# DAG – Understanding the MAG of an Underlying DAG

artificial intelligencecausalitydag

I am studying causal discovery, with an interest on constraint-based algorithms like FCI (Fast Causal Inference).

I want to know what's the Maximal Ancestral Graph (MAG) of this underlying DAG (example taken from Fig-1 in Jiji Zhang et,al)

In this DAG, $$\textbf{O}=\{A,Ef,R\}$$ is the set of observed variables, $$\textbf{L}=\{H\}$$ is the set of unobserved variables, and $$\textbf{S}=\{Sel\}$$ is the set of unobserved variables that are mistakenly conditioned on (i.e. the selection variables).

I use the rules given by Sect 2.3 in Jiji Zhang et,al and compute the MAG over $$\textbf{O}$$ of this underlying DAG as:

$$A-E$$, $$E\rightarrow R$$, $$A \rightarrow R$$

My computing process is:

• $$A$$ is adjacent with $$R$$ because there is an inducing path $$\langle A,E,H,R\rangle$$ w.r.t. $$\textbf{L},\textbf{S}$$ between $$A$$ and $$R$$.
• $$A \rightarrow R$$ because $$A$$ is an ancestor of $$\textbf{S}$$, but $$R$$ is not an ancestor of $$A$$ nor $$\textbf{S}$$.
• $$A-E$$ because $$A$$ is an ancestor of $$E$$ (and $$\textbf{S}$$), $$E$$ is also an ancestor of $$\textbf{S}$$.
• $$E\rightarrow R$$ because there is an inducing path $$\langle E,H,R\rangle$$ between $$E$$ and $$R$$, and $$E$$ is an ancestor of $$\textbf{S}$$, but $$R$$ is not an ancestor of $$E$$ nor $$\textbf{S}$$.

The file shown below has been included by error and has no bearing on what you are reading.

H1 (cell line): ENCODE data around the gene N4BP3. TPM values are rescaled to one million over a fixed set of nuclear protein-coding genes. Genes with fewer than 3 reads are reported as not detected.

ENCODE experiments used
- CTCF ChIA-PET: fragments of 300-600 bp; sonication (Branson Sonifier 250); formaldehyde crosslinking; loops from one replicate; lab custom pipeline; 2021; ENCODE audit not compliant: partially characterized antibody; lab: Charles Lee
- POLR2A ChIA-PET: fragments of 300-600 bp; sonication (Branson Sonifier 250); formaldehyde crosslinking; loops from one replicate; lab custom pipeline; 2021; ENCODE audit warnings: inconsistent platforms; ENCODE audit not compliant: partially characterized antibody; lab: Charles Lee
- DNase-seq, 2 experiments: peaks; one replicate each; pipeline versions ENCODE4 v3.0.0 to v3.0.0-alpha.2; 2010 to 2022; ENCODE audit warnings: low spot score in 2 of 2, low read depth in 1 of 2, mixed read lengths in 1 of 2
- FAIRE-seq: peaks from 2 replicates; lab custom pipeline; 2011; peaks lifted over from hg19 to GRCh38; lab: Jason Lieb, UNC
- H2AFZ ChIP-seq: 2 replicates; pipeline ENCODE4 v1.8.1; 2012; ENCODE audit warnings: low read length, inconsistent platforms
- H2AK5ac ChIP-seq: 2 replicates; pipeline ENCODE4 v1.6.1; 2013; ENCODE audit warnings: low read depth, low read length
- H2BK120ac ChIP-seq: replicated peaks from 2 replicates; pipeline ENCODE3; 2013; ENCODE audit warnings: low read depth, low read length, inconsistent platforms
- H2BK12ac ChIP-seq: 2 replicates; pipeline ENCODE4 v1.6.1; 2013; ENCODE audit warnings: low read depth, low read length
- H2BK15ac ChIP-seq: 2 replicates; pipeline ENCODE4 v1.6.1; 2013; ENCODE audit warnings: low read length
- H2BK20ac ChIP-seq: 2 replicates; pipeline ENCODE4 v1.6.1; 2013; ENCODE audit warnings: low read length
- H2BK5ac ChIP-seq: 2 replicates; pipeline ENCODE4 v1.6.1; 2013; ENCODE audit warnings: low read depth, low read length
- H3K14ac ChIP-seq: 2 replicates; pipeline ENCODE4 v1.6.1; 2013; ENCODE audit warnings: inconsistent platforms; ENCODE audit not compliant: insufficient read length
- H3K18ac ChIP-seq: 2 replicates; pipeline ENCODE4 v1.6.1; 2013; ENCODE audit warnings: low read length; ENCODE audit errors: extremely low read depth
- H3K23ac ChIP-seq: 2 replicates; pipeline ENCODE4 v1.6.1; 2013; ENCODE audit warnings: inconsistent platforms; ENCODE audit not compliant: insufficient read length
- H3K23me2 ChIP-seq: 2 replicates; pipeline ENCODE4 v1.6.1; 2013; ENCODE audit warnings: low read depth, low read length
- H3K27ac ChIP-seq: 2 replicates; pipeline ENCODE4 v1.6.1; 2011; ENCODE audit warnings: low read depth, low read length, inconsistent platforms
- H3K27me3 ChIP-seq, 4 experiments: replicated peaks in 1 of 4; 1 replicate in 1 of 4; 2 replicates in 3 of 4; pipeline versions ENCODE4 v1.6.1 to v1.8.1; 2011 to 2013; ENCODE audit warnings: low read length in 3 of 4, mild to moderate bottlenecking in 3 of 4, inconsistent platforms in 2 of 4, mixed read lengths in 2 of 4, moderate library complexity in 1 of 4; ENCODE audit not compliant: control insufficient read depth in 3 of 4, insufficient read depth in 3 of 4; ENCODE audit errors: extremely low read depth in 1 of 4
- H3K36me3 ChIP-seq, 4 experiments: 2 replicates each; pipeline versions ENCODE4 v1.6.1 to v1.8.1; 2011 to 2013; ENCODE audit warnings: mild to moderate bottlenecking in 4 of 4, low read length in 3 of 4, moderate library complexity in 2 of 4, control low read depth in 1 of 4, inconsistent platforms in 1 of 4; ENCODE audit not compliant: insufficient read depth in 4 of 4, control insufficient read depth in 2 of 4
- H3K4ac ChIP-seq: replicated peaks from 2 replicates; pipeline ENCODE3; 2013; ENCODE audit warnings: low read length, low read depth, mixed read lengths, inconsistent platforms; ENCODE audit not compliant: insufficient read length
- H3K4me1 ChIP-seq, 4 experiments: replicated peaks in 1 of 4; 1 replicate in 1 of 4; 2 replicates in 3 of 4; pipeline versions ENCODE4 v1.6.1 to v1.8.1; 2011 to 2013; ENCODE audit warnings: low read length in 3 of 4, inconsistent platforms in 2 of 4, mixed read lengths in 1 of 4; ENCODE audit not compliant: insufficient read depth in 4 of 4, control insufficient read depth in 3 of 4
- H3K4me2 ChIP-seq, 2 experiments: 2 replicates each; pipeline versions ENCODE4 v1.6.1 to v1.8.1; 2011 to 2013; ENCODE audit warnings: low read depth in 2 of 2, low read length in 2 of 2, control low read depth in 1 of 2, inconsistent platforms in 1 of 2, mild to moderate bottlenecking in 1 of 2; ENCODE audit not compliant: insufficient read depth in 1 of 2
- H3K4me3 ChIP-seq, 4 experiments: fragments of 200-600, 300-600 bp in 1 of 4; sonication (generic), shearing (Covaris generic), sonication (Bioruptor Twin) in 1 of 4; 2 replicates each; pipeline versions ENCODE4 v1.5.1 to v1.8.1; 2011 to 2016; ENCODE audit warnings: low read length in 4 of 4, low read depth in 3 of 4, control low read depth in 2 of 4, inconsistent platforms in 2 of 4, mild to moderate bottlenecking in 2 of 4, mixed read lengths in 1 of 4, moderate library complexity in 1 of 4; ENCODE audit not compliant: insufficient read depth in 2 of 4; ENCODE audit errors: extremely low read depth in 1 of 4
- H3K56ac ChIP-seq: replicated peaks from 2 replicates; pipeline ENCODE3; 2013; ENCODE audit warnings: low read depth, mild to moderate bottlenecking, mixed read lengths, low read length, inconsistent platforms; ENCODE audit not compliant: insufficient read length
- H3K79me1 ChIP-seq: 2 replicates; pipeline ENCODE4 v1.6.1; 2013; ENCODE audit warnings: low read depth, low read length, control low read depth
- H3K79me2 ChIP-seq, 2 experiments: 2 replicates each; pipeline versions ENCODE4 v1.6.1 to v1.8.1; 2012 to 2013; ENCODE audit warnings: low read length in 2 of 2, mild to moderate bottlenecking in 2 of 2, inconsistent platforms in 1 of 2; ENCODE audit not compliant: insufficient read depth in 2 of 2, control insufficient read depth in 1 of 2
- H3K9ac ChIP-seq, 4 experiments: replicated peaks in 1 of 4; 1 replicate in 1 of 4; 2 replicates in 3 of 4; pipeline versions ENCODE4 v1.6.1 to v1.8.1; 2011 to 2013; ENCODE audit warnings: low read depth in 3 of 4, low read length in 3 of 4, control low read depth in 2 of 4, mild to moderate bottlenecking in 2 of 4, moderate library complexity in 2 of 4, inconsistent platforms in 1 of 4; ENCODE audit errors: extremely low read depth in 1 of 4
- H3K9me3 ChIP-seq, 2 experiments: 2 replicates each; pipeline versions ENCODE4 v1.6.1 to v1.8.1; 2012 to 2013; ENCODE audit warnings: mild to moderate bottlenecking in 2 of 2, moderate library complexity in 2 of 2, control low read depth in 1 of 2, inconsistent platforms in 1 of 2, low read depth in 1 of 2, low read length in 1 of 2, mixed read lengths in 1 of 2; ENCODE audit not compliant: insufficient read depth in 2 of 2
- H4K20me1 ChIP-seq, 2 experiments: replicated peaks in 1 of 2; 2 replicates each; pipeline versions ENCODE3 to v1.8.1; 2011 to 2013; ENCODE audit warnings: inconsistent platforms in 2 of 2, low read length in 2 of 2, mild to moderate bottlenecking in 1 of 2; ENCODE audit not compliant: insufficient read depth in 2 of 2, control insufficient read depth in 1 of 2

Since the MAG of this underlying DAG is not given in Jiji Zhang's paper, I am worrying whether my result is correct. Especially about the orientation between $$A$$ and $$E$$ (it looks very strange to me because $$A$$ is actually a cause of $$E$$ in the underlying DAG).

Am I giving the right results? If not, can anyone point out which step or rule is mistakenly used?

The edge between $$Ef$$ and $$R$$: There is an inducing path between $$Ef$$ and $$R$$ relative to $$\langle\{H\},\emptyset\rangle$$, so there must be an edge. The edge is bidirected because of rule (2)(c) in the paper: $$Ef\notin\bf{An}_\mathcal{G}(\{R\}\cup\emptyset)$$ and $$R\notin\bf{An}_\mathcal{G}(\{Ef\}\cup\emptyset)$$. Thus $$Ef\leftrightarrow R.$$
The edge between $$A$$ and $$Ef$$: There is an inducing path between $$A$$ and $$Ef$$ relative to $$\langle\emptyset, \emptyset\rangle$$, so there must be an edge. The edge is directed from $$A$$ to $$Ef$$ because of rule (2)(a) in the paper: $$A\in\bf{An}_\mathcal{G}(\{Ef\}\cup\emptyset)$$ and $$Ef\notin\bf{An}_\mathcal{G}(\{A\}\cup\emptyset)$$. Thus: $$A\to Ef.$$
The edge between $$A$$ and $$R$$: There is an inducing path between $$A$$ and $$R$$ relative to $$\langle\{H\}, \{Sel\}\rangle$$, so there must be an edge. The edge is directed from $$A$$ to $$R$$ because of rule (2)(a) in the paper: $$A\in\bf{An}_\mathcal{G}(\{R\}\cup\{Sel\})$$ and $$R\notin\bf{An}_\mathcal{G}(\{A\}\cup\{Sel\})$$. Thus: $$A\to R.$$